The UK could be home to up to 14 sustainable aviation fuel (SAF) production facilities in areas across the country, new research reveals.

The sites are seen as places with the right feedstocks and infrastructure to turn household, agricultural and industrial waste and renewable electricity into jet fuel.

It suggests that a UK SAF industry could deliver £2.9 billion a year to the economy, creating 20,200 jobs in production and export services, with UK production saving 3.6 million tonnes of CO2  annually by 2038.

The study for industry coalition Sustainable Aviation, including  airlines, airports, aerospace manufacturers and air navigation service providers, calls for £500 million government funding to make the UK into a world leader in clean aviation technology.

The research by energy consultancy E4tech shows that the facilities could be based in seven clusters – Teesside, Humberside, the north-west of England, South Wales, Southampton, plus St Fergus and Grangemouth in Scotland.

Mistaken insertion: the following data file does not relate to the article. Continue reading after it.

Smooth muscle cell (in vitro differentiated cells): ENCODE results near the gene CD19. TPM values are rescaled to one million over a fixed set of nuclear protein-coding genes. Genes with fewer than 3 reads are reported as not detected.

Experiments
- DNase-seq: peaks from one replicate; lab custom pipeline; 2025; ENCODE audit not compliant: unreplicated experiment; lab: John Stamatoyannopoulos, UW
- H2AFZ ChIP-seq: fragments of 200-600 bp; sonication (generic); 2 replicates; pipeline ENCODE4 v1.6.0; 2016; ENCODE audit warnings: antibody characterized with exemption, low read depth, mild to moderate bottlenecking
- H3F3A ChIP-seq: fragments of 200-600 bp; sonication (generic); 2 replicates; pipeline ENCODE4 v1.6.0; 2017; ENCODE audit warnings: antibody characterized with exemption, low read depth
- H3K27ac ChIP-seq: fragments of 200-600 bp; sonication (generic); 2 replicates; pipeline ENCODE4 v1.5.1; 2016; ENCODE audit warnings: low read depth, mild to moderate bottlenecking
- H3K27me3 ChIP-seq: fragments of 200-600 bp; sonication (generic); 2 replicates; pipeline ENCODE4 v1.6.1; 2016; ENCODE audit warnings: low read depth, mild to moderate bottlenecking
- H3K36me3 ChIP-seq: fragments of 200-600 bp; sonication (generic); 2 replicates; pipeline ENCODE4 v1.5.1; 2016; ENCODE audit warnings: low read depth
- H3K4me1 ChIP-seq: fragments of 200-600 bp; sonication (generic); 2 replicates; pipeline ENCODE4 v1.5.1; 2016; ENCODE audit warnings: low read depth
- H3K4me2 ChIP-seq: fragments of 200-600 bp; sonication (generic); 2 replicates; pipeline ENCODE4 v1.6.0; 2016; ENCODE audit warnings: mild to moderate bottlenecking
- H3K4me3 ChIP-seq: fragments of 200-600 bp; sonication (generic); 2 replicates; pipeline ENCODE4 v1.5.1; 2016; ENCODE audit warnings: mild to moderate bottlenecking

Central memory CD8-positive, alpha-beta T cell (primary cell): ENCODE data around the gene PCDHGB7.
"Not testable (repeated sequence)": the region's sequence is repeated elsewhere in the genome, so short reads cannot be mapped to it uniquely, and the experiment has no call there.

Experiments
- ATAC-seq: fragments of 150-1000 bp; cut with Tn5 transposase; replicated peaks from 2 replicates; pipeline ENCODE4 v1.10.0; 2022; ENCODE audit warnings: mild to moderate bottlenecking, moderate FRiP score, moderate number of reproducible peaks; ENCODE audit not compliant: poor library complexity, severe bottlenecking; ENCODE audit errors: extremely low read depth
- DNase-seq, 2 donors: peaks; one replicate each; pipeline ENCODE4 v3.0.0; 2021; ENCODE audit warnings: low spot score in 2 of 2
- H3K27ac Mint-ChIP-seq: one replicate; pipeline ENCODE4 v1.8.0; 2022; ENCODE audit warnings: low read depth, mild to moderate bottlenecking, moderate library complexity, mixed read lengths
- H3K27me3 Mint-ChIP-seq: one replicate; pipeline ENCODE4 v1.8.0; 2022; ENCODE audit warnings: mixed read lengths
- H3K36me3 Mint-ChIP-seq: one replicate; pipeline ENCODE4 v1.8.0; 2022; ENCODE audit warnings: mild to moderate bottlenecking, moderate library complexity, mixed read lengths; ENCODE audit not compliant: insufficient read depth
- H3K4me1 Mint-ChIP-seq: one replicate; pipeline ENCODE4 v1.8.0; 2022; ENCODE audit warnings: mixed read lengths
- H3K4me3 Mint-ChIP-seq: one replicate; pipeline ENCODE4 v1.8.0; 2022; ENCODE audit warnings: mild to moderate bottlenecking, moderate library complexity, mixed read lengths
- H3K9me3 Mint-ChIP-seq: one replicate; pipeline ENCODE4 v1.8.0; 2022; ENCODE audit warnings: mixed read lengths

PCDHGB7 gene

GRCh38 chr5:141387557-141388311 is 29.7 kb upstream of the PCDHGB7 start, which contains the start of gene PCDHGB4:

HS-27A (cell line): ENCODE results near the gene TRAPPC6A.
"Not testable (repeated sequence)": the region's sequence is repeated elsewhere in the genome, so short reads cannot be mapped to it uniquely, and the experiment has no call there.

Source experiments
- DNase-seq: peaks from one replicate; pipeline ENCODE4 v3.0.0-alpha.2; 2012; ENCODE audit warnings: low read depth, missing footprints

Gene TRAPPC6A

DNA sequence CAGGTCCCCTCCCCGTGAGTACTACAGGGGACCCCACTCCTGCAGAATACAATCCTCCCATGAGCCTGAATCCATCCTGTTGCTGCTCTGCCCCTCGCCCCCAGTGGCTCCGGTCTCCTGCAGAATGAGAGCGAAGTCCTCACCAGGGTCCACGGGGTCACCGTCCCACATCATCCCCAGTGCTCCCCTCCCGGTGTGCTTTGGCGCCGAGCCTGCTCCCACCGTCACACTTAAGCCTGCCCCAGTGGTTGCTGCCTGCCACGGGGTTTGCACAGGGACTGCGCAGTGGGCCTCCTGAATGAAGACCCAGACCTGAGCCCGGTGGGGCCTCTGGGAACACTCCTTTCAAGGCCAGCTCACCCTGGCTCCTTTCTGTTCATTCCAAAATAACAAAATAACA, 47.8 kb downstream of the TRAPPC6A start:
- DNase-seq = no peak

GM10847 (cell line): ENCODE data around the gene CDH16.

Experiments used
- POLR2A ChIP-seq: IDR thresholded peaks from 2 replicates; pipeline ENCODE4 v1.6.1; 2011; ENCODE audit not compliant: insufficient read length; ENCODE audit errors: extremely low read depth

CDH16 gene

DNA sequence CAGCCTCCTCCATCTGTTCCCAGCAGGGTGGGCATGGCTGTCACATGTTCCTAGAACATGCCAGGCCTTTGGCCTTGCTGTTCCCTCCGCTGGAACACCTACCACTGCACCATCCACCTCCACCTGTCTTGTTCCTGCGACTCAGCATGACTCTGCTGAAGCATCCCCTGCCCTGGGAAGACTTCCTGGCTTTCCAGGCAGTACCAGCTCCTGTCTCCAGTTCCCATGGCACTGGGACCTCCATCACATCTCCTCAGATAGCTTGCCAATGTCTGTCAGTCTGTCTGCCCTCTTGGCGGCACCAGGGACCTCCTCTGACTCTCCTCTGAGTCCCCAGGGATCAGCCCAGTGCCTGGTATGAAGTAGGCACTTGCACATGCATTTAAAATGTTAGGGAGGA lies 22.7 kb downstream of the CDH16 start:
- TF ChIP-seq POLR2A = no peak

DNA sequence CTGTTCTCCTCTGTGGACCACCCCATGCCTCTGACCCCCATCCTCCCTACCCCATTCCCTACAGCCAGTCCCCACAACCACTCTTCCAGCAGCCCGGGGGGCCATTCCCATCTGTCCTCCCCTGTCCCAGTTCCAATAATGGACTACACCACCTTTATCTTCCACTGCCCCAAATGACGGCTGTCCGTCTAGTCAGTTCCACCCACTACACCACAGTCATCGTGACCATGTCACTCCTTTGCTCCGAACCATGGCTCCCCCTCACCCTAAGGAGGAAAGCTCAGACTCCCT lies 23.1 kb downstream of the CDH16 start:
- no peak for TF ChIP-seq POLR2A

SAF must play a major role in enabling the aviation industry to deliver its commitment to reach net zero carbon emissions for all departing flights by 2050 alongside airspace modernisation and engine and aircraft technologies, such as electrification and hydrogen, according to the coalition.

Adam Morton, chair of Sustainable Aviation, said: “Sustainable aviation fuels will be essential for the global aviation industry in a net zero world, and the UK has a golden opportunity to become a world-leader by commercialising this technology at an early stage.

“There are enormous benefits in terms of jobs and growth across these clusters.

“By backing SAF in this way, government can kick-start a green recovery, create high quality and future-proof jobs for thousands of people.

“All of this can be delivered at the same time as slashing carbon emissions.”